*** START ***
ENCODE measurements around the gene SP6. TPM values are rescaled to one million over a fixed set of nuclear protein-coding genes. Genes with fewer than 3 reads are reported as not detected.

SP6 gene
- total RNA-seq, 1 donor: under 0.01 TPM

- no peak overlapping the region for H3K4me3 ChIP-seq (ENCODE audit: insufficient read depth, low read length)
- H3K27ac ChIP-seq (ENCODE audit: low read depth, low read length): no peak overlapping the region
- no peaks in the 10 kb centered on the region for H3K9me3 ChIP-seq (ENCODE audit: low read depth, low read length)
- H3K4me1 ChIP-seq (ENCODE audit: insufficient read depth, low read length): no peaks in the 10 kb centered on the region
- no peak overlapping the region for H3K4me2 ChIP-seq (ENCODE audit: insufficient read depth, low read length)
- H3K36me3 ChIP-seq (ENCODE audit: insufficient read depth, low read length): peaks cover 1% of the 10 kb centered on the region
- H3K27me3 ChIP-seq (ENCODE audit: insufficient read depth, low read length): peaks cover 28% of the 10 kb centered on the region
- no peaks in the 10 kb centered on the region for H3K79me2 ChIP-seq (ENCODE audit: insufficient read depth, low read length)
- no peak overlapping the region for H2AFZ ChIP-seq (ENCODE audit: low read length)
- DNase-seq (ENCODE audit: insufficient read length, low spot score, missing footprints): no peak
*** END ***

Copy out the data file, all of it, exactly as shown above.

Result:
ENCODE measurements around the gene SP6. TPM values are rescaled to one million over a fixed set of nuclear protein-coding genes. Genes with fewer than 3 reads are reported as not detected.

SP6 gene
- total RNA-seq, 1 donor: under 0.01 TPM

- no peak overlapping the region for H3K4me3 ChIP-seq (ENCODE audit: insufficient read depth, low read length)
- H3K27ac ChIP-seq (ENCODE audit: low read depth, low read length): no peak overlapping the region
- no peaks in the 10 kb centered on the region for H3K9me3 ChIP-seq (ENCODE audit: low read depth, low read length)
- H3K4me1 ChIP-seq (ENCODE audit: insufficient read depth, low read length): no peaks in the 10 kb centered on the region
- no peak overlapping the region for H3K4me2 ChIP-seq (ENCODE audit: insufficient read depth, low read length)
- H3K36me3 ChIP-seq (ENCODE audit: insufficient read depth, low read length): peaks cover 1% of the 10 kb centered on the region
- H3K27me3 ChIP-seq (ENCODE audit: insufficient read depth, low read length): peaks cover 28% of the 10 kb centered on the region
- no peaks in the 10 kb centered on the region for H3K79me2 ChIP-seq (ENCODE audit: insufficient read depth, low read length)
- no peak overlapping the region for H2AFZ ChIP-seq (ENCODE audit: low read length)
- DNase-seq (ENCODE audit: insufficient read length, low spot score, missing footprints): no peak